Swap on iLiad
Swapping is a method consisting of swapping pages from the main working memory of a device (RAM) onto an auxiliary device like an harddrive or, in case of the iLiad, a disc-on-chip or a flashcard. It is a linux implementation of virtual memory used when main memory is running low.
italic commands need to be run in the shell.
 Creating a swapfile
- Create a file of the right size on the DOC, SD/MMC or CF:
dd if=/dev/zero of=/media/CF/swpfile bs=1M count=64
This actually creates a file swpfile of size 64 MB in /media/CF/ - thus on a CompactFlash-Card - filled with zeros. We need this file to reserve a given amount of space, though the file itself is not usable as swapfile at this stage. For SD/MMC or if using the intern Disc-on-Chip-Memory you would have to replace /media/CF with the appropriate pathes - the same applies for the following commands. Of course the size of this file can be changed as well, just replace count=64 with the needed size in MB, e.g. count=128 for a swapfile of 128 MB.
- Create a swapfile out of the file above
Now the file can be used as swapfile.
 How large should the swapfile be?
On normal Linuxsystem a rule of thumb is 2x the memory size. As the iLiad has 64MB of RAM, this would mean a swapfile or partition with 128MB. Normally 64MB should be sufficient.
 Swap on CF vs MMC/SD vs DOC
Using an extern card thus has the advantage o Using the intern DOC-device has several advantages:
- Accessing an extern card consumes energy, thus reduces the battery time
- You need to have the right card inserted whenever you want to use swap
But it has a severe disadvantage as well:
- There is only a limited number of write cycles to a flash device. As swapping can mean a high number of write accesses to the swapfile in relatively short time, this could tear down the DOC-device much faster then normal usage. As the DOC cannot be replaced, failure of it would result in a defect iLiad.
An external card on the other hand is cheap and replaceable. Modern Flashcards should give a reasonable lifetime even being used as swapdevice - but even when failling, replacing them is easily done. Higher quality cards, often called ultra cards or 'professional series card', can be expected to achieve a longer lifetime than standard or low-quality cards.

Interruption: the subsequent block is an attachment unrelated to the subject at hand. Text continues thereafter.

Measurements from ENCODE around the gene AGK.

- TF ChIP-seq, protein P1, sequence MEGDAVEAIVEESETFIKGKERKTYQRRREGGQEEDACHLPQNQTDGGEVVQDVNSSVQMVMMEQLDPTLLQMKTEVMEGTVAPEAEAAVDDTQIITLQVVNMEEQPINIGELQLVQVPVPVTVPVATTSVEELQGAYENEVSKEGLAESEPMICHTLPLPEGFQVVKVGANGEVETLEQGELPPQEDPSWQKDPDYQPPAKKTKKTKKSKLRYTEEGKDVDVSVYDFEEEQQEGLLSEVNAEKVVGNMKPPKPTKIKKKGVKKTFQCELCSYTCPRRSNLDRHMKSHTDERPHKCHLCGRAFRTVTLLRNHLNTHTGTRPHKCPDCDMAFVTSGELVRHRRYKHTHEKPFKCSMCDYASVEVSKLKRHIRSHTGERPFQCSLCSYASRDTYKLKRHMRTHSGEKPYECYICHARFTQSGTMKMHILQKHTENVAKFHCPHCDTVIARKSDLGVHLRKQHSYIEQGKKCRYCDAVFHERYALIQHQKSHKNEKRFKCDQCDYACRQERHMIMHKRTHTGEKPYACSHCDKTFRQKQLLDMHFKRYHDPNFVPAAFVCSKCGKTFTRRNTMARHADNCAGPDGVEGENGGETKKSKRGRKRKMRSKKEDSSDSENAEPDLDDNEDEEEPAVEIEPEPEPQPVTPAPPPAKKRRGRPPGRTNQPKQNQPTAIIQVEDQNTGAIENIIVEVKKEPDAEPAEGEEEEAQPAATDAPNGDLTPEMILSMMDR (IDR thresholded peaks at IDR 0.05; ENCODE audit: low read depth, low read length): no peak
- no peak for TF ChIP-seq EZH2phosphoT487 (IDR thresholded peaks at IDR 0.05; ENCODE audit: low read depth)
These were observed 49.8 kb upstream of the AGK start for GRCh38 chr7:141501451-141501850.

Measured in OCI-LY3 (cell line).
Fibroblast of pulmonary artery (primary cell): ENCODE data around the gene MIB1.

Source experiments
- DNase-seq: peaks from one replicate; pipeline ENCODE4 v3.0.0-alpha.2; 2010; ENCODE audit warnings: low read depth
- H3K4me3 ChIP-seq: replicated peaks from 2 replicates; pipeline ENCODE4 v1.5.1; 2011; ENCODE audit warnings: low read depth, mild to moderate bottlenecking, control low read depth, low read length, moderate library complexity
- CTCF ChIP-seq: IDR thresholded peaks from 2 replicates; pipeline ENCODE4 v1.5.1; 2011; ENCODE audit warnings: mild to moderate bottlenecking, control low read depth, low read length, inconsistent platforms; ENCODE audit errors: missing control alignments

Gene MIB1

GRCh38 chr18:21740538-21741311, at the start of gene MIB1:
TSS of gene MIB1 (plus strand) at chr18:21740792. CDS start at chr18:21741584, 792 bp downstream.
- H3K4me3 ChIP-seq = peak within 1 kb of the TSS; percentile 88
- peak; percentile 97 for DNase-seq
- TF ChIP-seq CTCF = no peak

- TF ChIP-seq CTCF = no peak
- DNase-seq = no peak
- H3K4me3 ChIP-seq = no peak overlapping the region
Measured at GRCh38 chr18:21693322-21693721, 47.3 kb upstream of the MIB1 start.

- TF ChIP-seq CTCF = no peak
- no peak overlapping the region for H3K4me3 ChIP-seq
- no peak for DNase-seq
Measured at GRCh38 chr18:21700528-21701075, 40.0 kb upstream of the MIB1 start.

Activating Swap
Again, replace /media/cf/swpfile with the appropriate path, see above.
 Deactivating Swap
deactivates all swapfiles. If the swapfile resides on an extern card, swapping needs to be disables before the card can be (safely) removed.
 Swap on Startup / shellscript to ease usage
Activating swap on startup would be easy. Copy the following into a file activateSwap.sh and set its executable bit by running chmod 700 activateSwap.sh. Running this script activates swap:
#! /bin/bash swpFilePath='/media/cf/swpfile' #change to whatever path is used swapActivated = 0 if ( -e $mmcFolder/swpfile ) ; then swapon $mmcFolder/swpfile && swapActivated = 1 fi if ( $swapActivated -gt 0 ) ; then echo "Swap successfully activated" else echo "Error activating swap" fi
Running it from a startscript thus would activate swap on bootup, running it on the comandline activates swap when needed. In both cases swapoff -a would deactivate swapping and should be run when powering down the system.
(this script doesnot work with the default shell, but a test -e /your/swap/file && swapon /your/swap/file do the job)
To set the swap at boot time, copy the script to /home/root :
cp activateSwap.sh /home/root/
then link the script into the init system
ln -s /home/root/activeSwap.sh /etc/rc5.d/S99swp
Warn : use the name S99swp, or this will not work ! (the swap script must be launched after S99start)
Use the following script if bash is not available:
#! /bin/sh swpFilePath='/media/card/swpfile' #change to whatever path is used if ( test -e $swpFilePath ) ; then swapon $swpFilePath && echo "Swap successfully activated" else echo "Error activating swap" fi
Further information and some examples can be found in the corresponding discussion thread: []